The CMO role was already morphing into more of a strategic and business-connected position long before anyone heard of the coronavirus. Nowhere is that more evident than in the plethora of new titles that are essentially CMO roles by another name. Some of these new incarnations include chief revenue officer, chief innovation officer, chief growth officer, chief experience officer, chief brand officer, and even chief commercial officer. While these new titles have led many pundits to pronounce the CMO role dead, Korn Ferry’s Fleit says they prove just the opposite. “These roles are about driving business performance and transformation, which is at the heart of marketing,” she says. “If anything, the CMO is growing more important in the C-suite.”
But, to use marketing vernacular, it hasn’t been a seamless and frictionless transition. Korn Ferry research shows, for example, that 40% of CMOs cite strategic thinking as the biggest capability gap their teams face. On top of that, layoffs, furloughs, and budget cuts caused by the coronavirus are creating a massive strain on marketing teams. Taken together, the result is a need for CMOs who can operate through ambiguity, have the learning agility to move between roles and teams, and can engage and inspire others to action.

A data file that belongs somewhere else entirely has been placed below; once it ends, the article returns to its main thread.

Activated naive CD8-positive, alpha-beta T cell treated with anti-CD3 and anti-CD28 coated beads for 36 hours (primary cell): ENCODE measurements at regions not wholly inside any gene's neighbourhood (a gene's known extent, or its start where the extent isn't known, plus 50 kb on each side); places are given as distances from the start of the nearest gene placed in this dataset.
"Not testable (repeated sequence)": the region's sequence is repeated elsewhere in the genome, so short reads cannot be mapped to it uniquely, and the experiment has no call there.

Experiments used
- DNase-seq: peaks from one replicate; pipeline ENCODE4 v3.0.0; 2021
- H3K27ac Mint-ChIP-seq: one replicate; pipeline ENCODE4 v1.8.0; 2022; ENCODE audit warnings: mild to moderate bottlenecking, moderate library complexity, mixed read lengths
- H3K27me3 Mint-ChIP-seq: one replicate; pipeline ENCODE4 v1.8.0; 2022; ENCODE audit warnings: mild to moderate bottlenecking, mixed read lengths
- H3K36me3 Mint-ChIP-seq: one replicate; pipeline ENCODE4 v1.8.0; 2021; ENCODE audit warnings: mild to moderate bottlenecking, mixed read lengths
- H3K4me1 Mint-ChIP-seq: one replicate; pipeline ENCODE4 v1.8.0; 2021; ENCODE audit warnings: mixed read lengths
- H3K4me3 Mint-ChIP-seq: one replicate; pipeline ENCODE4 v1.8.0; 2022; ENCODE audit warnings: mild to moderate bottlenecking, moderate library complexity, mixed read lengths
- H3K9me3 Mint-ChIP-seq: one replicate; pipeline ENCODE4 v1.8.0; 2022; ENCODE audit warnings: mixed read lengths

To be sure, Fleit expects one of the virus’s biggest impacts on marketing will be a move away from specialization. Before organizations started rationalizing their marketing teams, specialists occupied an ever-narrow range of activities.
There are specialists for social media, search engine optimization, content development, audience and community development, brand strategy, and data analysis, to name just a few. Fleit says the move toward specialization created a leadership gap, exposing few marketing professionals to the broad range of skills and experience needed to be effective leaders.
The pandemic provides a way for CMOs—and their organizations, more broadly—to close that gap. Out of necessity, marketing teams were forced to be more agile, flexing to different roles as needed and getting exposure and making connections to other parts of the business. And that opens up an opportunity for organizations to strengthen the CMO function for the future. By using the pandemic to identify high-potential marketing talent now, organizations can develop their operational skills and get them profit-and-loss responsibility and leadership training after the crisis. Post-Covid, Fleit says leaders shouldn’t look at talent role by role, but instead evaluate them based on their ability to adapt and innovate to accomplish immediate and near-term goals that drive business and solve consumer needs. “More of the focus should be on getting high-potential marketing talent the right kind of business, leadership, and management training,” she says.
Or, as Mastercard’s Rajamannar says, CMOs should not be looking at or thinking of themselves simply as functional heads. “CMOs must influence every area they can, not just what is in their purview,” he says. That’s a change that will likely keep the CMO role alive long after COVID is gone.
For more information, contact Caren Fleit at firstname.lastname@example.org, Zach Peikon at email@example.com, or Kathy Vrabeck at firstname.lastname@example.org.